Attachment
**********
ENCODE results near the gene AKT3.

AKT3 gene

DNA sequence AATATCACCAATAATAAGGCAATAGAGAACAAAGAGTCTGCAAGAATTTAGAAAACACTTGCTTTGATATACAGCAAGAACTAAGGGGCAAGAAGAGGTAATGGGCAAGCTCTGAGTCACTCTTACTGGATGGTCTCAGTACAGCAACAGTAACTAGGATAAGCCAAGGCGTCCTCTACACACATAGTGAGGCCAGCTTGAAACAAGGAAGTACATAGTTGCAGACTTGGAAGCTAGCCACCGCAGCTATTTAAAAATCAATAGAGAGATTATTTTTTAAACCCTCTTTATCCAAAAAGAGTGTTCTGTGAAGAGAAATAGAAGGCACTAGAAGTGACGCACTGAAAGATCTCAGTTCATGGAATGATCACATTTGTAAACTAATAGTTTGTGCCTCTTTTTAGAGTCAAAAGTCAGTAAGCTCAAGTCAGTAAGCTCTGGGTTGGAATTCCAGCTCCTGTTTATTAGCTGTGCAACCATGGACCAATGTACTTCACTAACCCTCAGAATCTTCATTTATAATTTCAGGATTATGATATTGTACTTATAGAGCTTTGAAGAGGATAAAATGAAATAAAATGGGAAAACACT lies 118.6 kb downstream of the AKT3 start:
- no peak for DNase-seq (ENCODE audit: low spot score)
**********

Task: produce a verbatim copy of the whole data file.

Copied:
ENCODE results near the gene AKT3.

AKT3 gene

DNA sequence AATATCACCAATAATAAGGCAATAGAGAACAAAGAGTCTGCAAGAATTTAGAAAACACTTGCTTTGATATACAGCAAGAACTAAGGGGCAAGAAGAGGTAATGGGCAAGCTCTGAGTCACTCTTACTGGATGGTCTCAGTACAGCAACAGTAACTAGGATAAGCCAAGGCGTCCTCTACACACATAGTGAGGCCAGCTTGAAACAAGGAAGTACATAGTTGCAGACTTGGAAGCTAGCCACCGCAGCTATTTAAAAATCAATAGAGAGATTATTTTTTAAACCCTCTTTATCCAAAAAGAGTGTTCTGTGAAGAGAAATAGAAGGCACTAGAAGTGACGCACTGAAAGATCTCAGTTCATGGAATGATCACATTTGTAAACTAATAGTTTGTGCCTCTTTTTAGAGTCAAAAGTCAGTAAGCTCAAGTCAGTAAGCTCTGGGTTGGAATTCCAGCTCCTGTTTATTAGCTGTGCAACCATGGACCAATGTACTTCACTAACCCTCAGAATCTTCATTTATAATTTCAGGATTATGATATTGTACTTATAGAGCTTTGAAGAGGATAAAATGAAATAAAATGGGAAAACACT lies 118.6 kb downstream of the AKT3 start:
- no peak for DNase-seq (ENCODE audit: low spot score)